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Foreign Policy

A Brighter Future of China-US Relations is Possible If Both Focus on Cooperation

Dec 28, 2020
  • Zheng Tao

    an observer on international issues

With the conclusion of the U.S. election, China-U.S. relations has come to another crossroads, facing risks and challenges as well as new opportunities. The biggest question on the mind of the whole world is whether this relationship can return to the right track. As President Xi Jinping stressed, a sound and stable China-U.S. relationship serves the fundamental interests of the two peoples, and is also the shared aspiration of the wider international community. 

Understanding China-U.S. relations requires a holistic examination of its history and reality. Next year will mark the 50th anniversary of Dr. Henry A. Kissinger’s secret visit to China. The past five decades since their re-engagement have witnessed a quantum leap in bilateral ties. 

Two-way trade surged from virtually non-existence to over US$500 billion in 2019. Over 72,500 U.S. companies made investment in China. American businesses have a total of over US$700 billion of assets in China, and rake in some US$700 billion in their annual sales. Last month,197 U.S. companies attended the third China International Import Expo, priding themselves on the largest number of exhibition items in the largest exhibition areas among participating countries. 

By working together on a variety of issues — from international and regional hotspots to counter-terrorism and non-proliferation, from global financial crisis to major infectious diseases — China and the United States have made major accomplishments beneficial to themselves and the world.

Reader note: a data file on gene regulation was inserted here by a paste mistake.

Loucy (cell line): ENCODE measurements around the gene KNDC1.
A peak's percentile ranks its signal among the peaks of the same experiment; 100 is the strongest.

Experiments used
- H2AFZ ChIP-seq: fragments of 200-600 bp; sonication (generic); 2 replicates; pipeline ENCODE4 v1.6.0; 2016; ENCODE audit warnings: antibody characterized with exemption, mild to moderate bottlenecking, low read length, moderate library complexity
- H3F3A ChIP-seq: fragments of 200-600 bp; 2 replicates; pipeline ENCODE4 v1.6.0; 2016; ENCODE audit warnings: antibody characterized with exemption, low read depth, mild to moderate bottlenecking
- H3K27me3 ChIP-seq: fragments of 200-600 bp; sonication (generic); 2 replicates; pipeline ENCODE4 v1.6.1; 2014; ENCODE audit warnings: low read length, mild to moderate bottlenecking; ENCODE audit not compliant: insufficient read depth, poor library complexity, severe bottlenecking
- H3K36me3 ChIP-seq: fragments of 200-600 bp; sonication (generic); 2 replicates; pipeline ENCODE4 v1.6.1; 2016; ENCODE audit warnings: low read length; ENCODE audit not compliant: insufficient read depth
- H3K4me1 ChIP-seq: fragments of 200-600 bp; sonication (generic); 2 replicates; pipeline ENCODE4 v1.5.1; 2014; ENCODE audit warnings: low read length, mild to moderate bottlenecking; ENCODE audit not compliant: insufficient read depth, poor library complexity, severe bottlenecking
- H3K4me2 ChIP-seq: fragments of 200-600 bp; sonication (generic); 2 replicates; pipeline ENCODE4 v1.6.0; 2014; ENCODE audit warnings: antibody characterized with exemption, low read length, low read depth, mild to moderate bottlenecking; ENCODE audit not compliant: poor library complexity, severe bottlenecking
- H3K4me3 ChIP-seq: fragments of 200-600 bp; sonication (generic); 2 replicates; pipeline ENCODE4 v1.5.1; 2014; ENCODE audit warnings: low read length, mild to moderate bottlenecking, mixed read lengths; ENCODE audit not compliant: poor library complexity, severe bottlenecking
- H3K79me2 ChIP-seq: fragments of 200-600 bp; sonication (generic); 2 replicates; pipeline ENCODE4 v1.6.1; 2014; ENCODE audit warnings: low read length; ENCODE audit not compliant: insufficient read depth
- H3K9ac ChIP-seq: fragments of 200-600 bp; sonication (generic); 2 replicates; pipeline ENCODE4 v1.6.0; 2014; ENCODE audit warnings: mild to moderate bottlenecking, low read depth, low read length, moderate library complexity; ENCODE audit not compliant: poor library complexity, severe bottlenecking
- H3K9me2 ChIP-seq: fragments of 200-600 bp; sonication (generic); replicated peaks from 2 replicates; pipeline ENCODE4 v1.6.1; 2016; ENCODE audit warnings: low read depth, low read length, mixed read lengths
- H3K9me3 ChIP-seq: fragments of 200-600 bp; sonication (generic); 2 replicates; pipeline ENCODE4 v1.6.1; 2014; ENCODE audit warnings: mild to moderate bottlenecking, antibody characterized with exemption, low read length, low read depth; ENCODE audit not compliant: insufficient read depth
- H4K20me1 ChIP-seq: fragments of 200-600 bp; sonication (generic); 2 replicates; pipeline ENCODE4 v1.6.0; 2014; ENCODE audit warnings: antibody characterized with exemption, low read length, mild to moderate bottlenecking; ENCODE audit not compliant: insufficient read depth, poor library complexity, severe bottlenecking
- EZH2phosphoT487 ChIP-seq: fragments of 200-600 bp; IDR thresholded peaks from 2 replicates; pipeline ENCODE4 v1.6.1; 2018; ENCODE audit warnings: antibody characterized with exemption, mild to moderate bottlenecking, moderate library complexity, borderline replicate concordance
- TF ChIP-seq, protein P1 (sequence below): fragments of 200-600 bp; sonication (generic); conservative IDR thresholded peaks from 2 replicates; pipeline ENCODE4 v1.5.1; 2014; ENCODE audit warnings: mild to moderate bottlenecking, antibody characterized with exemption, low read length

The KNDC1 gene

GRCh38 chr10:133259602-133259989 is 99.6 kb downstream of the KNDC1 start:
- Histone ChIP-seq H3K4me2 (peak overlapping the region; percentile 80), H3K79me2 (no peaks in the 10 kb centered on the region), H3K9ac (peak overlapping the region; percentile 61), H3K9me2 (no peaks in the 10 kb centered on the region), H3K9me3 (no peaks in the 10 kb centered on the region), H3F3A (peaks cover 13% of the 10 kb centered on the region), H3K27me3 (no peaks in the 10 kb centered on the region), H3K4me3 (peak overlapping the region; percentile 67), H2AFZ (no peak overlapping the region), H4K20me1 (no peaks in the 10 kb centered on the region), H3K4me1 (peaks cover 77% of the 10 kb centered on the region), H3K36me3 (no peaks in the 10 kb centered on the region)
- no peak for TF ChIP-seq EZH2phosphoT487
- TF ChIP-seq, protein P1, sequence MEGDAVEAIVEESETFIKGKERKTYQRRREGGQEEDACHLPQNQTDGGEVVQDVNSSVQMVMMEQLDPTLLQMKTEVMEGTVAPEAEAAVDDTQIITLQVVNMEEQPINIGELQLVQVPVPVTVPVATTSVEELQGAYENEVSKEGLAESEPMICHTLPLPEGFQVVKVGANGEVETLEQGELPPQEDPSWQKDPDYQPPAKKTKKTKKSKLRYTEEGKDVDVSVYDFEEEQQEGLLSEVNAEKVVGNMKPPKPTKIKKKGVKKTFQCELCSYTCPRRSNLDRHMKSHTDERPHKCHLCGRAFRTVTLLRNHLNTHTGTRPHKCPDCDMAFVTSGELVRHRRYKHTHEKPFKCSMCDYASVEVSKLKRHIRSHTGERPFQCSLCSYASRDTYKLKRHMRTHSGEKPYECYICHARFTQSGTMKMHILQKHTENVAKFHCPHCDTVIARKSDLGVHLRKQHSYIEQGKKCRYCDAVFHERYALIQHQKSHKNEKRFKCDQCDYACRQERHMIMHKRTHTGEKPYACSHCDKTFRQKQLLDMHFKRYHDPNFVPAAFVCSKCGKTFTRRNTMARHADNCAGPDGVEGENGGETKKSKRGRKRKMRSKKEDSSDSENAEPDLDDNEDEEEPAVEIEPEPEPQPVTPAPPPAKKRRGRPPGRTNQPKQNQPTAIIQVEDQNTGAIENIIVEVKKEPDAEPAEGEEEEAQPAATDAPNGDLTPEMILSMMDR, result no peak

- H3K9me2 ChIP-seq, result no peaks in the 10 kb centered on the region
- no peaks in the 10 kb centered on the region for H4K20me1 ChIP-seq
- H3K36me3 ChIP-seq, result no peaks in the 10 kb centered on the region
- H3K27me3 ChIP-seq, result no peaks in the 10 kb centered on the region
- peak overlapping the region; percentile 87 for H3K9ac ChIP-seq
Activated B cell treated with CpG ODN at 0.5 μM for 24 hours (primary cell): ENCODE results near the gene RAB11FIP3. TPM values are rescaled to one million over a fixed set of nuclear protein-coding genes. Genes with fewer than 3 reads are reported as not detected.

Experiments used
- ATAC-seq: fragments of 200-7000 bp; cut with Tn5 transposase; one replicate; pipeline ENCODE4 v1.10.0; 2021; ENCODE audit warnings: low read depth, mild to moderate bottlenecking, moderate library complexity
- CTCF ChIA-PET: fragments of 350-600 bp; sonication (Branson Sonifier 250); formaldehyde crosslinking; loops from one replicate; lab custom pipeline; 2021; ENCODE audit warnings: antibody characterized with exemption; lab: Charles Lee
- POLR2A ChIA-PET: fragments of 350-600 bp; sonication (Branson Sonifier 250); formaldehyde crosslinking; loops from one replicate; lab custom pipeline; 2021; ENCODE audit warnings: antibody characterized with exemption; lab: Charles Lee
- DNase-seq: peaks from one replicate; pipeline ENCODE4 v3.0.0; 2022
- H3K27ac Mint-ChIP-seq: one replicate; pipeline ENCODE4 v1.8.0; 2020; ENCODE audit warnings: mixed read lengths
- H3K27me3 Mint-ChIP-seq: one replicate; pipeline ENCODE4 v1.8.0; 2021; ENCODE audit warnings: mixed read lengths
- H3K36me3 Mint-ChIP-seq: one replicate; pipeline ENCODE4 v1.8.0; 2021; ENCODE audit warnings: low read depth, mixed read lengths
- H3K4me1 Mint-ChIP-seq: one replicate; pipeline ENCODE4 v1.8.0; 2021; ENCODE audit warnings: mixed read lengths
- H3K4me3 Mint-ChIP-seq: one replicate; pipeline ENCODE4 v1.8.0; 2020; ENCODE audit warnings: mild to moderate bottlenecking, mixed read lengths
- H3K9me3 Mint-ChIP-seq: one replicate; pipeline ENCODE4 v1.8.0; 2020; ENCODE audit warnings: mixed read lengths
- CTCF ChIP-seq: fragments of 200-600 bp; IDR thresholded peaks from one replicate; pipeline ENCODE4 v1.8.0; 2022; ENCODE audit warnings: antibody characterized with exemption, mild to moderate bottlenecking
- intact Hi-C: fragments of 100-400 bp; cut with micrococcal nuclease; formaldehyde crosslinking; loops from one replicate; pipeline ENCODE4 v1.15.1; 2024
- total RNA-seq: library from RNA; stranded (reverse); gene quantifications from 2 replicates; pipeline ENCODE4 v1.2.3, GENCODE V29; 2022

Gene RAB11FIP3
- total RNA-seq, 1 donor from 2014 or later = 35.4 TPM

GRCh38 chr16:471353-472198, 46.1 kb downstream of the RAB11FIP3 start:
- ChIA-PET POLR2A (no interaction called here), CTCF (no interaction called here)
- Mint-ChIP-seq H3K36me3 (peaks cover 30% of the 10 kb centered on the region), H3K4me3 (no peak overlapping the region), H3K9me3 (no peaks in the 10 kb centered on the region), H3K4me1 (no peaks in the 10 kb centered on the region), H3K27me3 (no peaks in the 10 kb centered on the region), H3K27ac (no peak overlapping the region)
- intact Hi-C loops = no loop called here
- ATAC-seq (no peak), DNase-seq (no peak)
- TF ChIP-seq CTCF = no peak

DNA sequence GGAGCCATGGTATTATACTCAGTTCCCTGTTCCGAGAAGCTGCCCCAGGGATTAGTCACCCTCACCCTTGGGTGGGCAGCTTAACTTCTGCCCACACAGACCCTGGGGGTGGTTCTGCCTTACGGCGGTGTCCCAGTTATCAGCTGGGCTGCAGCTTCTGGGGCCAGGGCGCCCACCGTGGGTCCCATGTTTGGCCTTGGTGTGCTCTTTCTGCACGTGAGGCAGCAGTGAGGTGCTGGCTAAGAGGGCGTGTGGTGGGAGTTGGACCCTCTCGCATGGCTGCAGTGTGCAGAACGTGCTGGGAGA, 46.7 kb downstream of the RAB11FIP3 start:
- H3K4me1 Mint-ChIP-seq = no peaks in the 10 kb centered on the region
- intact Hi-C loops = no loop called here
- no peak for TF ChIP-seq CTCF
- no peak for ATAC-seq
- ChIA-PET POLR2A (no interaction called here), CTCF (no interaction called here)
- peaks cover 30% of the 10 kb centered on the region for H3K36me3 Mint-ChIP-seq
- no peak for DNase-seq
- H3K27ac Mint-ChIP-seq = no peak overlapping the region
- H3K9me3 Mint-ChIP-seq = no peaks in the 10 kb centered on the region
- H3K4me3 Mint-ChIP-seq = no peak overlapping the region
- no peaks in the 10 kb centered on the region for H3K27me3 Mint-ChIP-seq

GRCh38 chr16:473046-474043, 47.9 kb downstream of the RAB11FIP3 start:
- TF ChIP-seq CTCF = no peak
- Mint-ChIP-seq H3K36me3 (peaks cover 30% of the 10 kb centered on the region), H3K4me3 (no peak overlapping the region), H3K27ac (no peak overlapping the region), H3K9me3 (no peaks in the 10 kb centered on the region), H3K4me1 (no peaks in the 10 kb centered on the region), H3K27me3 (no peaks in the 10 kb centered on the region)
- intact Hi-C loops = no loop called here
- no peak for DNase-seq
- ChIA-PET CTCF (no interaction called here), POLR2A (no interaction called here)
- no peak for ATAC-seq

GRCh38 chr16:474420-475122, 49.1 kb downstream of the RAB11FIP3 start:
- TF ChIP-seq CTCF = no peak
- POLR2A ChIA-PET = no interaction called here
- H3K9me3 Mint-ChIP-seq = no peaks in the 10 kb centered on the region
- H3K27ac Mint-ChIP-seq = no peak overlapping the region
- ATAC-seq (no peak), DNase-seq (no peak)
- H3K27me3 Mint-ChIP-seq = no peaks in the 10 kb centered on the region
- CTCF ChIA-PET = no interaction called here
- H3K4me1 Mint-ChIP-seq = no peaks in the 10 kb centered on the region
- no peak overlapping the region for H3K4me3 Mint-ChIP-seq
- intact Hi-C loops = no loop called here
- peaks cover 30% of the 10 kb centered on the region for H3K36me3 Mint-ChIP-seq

Over the past few years, China-U.S. relations has gone through the most difficult time since the establishment of diplomatic ties. Driven by ideology and politics, some in the United States have chosen to take a confrontational approach toward China against the trend of the times. They attempt to deny the historic facts of China-U.S. relations and attack the Communist Party of China and China’s political system. They keep challenging China’s core interests, interfering in China’s internal affairs, and scapegoating China for COVID-19. They unscrupulously seek to disrupt China-U.S. exchanges in all areas and stall the momentum of cooperation. 

They also try hard to push for “decoupling” and coerce other countries into “encircling” or “countering” China in an attempt to create two “parallel worlds” with two separate systems, which will only plunge the world into division and chaos. Their actions run counter to the trend of history, the call of the times and the will of people. They have met with strong opposition from people with insight in the United States and the whole world,and they are doomed to fail. 

Facts have made it abundantly clear that cooperation is better than friction, and that dialogue is better than confrontation. Good cooperation between China and the United States can be an anchor for world peace and propeller for global development. But more frictions will be disastrous to the two countries and the world. “Both countries stand to gain from cooperation and lose from confrontation, and cooperation is the best option for both.” — This is the most valuable lesson for China-U.S. interaction, and the two sides should keep it in mind all the time.